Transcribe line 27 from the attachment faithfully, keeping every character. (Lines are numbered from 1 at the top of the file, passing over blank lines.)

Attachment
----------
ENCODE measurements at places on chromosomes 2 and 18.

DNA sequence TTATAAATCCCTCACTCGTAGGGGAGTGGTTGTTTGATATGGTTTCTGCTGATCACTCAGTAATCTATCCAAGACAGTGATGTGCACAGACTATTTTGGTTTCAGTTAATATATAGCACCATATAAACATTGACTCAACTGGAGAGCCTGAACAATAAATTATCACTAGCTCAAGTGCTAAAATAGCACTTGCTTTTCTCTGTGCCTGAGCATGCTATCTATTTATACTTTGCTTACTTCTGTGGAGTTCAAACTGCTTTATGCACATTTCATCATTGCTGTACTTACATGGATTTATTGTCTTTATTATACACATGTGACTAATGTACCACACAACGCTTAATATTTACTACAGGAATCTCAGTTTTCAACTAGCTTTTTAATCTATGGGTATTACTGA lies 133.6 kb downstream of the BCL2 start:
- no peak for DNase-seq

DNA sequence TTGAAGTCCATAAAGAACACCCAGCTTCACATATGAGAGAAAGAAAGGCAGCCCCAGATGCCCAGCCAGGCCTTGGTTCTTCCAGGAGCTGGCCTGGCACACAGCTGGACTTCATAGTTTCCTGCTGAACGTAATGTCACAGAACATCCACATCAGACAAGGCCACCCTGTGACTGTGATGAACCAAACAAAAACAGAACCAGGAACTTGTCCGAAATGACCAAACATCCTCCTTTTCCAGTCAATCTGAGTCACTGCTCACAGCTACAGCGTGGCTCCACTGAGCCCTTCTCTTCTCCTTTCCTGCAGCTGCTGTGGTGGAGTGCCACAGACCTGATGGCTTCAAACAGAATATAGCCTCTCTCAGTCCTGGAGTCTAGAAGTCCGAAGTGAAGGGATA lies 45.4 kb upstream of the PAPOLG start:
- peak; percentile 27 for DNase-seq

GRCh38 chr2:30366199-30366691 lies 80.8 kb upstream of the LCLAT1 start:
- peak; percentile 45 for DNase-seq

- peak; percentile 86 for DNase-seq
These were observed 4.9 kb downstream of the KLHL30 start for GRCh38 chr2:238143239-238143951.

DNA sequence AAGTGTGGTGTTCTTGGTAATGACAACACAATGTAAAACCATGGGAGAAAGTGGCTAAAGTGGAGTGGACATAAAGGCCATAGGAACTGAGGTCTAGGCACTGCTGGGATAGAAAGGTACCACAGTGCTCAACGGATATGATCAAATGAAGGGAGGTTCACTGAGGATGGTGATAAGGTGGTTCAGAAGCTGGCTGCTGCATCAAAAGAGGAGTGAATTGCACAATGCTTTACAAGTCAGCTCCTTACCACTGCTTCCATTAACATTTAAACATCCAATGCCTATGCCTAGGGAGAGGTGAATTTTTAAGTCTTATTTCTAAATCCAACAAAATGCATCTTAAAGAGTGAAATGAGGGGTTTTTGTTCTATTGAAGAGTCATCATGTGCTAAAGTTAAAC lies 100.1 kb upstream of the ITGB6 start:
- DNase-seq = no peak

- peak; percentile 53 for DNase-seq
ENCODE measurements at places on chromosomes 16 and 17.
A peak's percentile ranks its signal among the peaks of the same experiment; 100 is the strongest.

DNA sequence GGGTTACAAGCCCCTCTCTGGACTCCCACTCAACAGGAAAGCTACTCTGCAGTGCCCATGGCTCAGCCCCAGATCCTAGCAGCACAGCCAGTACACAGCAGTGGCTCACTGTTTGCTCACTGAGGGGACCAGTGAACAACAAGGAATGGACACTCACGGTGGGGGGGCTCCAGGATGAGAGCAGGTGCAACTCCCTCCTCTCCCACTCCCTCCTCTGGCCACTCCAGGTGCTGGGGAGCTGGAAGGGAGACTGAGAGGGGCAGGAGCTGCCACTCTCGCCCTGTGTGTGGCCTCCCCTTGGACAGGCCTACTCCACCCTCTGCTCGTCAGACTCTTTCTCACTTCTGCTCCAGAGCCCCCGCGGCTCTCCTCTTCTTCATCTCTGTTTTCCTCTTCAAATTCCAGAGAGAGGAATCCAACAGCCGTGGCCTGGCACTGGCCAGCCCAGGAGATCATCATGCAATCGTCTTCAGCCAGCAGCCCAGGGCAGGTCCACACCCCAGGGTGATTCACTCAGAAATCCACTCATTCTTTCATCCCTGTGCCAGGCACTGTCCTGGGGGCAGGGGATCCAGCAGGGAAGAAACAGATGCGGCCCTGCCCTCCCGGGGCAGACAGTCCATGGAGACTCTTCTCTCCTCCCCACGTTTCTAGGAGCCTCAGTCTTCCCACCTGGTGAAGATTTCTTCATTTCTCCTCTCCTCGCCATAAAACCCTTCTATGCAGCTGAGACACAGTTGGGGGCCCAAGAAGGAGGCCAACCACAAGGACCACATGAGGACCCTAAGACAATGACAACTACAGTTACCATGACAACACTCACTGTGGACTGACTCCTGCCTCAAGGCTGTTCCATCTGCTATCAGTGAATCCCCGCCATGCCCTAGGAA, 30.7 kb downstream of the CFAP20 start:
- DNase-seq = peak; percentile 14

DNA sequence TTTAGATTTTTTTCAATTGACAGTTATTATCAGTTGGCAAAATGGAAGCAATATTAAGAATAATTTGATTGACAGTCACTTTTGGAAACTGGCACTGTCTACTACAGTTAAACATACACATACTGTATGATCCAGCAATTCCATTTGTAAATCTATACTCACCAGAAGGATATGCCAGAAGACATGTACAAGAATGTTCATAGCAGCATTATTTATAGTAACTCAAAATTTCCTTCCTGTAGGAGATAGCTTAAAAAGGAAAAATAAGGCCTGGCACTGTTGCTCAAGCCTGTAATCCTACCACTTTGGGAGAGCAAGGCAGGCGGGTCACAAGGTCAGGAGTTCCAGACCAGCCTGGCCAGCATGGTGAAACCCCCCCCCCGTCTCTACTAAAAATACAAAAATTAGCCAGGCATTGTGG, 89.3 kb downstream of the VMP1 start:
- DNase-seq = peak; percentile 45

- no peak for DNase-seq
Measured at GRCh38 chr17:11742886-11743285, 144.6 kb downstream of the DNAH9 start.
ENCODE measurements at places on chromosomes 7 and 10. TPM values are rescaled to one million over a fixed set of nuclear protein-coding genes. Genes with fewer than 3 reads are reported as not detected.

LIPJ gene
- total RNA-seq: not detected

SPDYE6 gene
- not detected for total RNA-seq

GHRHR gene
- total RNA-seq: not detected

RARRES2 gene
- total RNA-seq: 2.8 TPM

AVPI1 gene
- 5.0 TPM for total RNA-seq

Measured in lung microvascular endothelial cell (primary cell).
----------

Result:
- total RNA-seq: not detected